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|Oct-08-18|| ||keypusher: <Howard: Najdorf may have been a palpable underdog, but he almost certainly would have done better than Euwe did !>|
That's not much of an argument. Probably anyone in the top 100 in the world would have done better than +1-13=6. If you reran that tournament a dozen times I'd bet you'd Euwe himself wouldn't score that badly again.
<Inviting him, at any rate, would have at least ensured an even number of players--a rather crucial element in a round-robin.>
That's a much better argument.
|Oct-08-18|| ||Sally Simpson: ***
Najdorf was not going to get invited after this two years earlier.
Najdorf vs Botvinnik, 1946 (see some of the comments)
Log this with the rest of the conspiracy theories revolving around the FIDE World Championship Tournament (1948)
It starts off with the Russians murdering Alekhine.
Fine being bribed not to go.
Keres told to take a dive.
Smyslov told not to beat Botvinnik (4 draws and a lost).
Euwe's opening notebook stolen and returned after the event.
No dirt on Reshevsky which in itself is very suspicious.
(In 1948 the Cleveland Indians beat the Boston Braves to win the World Series. I do not have any proof but I'm 99% sure the Russians fixed that as well.)
|Oct-09-18|| ||FSR: <Count Wedgemore> I'd prefer to wait to see where to place Carlsen, but certainly he would rank highly. He is almost surely the "strongest player of all time," but that does not necessarily make him the "greatest of all time." The legendary players of the past didn't have the benefit of computer programs, huge databases, highly developed chess theory, endgame tablebases, frequent super-tournaments where they could hone their skills against other world-class players, etc., etc.|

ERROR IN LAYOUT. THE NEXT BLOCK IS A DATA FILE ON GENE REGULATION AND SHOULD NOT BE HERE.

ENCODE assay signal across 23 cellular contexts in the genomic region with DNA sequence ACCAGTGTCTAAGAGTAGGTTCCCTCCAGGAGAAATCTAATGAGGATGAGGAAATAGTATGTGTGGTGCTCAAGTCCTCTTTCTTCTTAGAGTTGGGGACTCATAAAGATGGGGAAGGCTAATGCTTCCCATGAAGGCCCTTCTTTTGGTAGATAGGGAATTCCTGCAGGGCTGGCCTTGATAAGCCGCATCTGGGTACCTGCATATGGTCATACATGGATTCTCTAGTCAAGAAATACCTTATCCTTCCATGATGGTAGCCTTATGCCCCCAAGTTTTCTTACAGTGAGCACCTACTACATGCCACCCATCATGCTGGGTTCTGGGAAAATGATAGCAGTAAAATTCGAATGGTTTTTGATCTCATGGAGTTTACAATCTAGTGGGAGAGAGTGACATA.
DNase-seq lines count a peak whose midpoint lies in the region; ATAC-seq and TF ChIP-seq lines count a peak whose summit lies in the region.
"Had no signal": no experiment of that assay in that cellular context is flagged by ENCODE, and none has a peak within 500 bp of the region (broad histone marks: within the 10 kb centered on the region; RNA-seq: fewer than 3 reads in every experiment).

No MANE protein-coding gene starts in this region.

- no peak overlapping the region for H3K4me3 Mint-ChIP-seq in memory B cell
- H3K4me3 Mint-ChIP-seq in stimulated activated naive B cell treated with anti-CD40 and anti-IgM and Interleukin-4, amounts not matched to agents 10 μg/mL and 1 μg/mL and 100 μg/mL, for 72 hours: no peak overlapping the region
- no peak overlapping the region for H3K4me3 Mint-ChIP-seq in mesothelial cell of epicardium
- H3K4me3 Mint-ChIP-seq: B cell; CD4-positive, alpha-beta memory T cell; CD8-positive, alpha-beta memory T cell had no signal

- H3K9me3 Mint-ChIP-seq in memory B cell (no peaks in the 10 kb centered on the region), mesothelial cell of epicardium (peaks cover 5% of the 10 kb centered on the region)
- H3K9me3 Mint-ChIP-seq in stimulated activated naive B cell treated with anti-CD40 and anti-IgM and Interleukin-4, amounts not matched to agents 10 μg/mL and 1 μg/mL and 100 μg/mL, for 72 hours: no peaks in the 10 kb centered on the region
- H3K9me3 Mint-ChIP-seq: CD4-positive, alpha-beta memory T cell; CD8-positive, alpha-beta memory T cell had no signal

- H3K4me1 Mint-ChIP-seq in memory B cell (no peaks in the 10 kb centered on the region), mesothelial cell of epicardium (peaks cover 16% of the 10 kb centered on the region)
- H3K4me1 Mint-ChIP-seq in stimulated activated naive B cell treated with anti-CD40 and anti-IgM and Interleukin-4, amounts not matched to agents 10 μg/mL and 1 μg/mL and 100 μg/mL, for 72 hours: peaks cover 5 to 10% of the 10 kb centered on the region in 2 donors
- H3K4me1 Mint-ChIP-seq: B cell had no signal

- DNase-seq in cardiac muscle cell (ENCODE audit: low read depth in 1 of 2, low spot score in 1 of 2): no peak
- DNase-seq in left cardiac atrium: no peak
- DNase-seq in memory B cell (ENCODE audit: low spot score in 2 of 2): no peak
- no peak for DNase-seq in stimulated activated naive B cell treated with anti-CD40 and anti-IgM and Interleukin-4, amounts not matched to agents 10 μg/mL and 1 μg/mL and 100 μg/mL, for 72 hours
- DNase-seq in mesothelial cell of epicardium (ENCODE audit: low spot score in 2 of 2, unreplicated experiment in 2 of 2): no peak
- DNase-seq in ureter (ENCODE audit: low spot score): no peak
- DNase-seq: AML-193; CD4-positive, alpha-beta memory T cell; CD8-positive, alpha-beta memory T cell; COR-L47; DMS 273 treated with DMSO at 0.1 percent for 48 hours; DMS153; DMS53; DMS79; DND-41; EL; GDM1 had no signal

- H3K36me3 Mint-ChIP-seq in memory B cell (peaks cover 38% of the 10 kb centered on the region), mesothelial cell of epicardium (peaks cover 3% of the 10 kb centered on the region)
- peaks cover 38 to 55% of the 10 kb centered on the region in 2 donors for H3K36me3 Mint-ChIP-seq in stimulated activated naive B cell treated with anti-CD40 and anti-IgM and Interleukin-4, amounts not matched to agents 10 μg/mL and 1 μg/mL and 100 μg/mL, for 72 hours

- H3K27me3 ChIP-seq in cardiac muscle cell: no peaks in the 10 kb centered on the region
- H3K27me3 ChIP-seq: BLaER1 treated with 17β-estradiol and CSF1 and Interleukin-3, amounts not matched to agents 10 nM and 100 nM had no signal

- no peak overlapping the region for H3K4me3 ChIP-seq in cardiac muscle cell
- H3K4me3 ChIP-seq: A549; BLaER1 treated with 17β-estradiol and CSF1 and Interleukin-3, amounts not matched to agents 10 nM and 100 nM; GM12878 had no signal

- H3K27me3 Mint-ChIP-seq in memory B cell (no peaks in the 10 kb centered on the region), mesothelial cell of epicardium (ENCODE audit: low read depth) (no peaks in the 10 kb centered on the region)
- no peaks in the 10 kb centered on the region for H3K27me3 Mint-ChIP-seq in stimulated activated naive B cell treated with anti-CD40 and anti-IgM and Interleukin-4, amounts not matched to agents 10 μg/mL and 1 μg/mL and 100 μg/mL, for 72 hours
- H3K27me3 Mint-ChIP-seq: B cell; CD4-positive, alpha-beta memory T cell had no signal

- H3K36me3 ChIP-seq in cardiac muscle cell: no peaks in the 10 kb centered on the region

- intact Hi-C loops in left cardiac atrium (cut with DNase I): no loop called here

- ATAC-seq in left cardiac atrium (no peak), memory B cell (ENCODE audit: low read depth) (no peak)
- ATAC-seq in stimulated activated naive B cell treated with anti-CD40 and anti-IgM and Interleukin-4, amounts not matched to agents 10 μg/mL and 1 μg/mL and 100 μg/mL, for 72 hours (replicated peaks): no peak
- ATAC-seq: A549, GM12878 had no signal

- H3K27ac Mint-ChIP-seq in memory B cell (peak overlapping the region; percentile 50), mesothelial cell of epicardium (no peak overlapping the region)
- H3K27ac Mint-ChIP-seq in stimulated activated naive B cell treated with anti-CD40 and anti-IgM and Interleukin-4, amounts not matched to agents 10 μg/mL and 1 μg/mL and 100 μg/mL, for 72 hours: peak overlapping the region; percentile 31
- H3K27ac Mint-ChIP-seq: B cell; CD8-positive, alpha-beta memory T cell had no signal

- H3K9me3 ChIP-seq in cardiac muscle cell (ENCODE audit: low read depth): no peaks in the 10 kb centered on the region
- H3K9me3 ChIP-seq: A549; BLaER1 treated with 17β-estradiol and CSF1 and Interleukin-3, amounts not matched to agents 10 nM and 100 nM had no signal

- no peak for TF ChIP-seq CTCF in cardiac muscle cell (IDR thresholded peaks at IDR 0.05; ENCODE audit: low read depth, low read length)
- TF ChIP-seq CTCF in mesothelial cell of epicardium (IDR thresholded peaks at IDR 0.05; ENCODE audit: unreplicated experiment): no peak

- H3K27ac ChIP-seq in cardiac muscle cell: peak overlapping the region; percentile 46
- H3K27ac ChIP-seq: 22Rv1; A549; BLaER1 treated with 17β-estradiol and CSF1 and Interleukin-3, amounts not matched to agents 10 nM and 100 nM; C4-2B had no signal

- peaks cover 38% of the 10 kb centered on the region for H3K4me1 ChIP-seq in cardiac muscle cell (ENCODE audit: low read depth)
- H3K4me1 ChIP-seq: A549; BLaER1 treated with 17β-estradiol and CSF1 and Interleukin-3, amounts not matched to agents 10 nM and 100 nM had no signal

As for the greatest non-world champion since there have been world champions (e.g. since Steinitz), I don't know the answer, but the KIRK players whom commenters have suggested (Korchnoi, Ivanchuk, Rubinstein, and Keres) are extremely strong contenders. I'll leave it to others to argue what the order of them should be.
|Oct-09-18|| ||fabelhaft: I don't see Ivanchuk as a serious contender for greatest player never to be World Champion. Korchnoi's result were different level for a very long time. He didn't just win the whole candidates series a couple of times, but was an inch from winning a title match against Karpov. He was also the second best player in the world for many years. When he was 58 years old he was #5, only 5 Elo from a top three spot.|
Ivanchuk scored some great results, but in spite of participating in lots of cycles he never made it past the Candidates quarter finals. When the Candidates were a tournament in 2013 he lost five games on time and didn't do too well.
If Topalov wouldn't count as World Champion he would be a better candidate. He was #1 longer than Anand and Kramnik, but I guess he counts as World Champion.
|Oct-09-18|| ||keypusher: < Sally Simpson: ***
Najdorf was not going to get invited after this two years earlier.>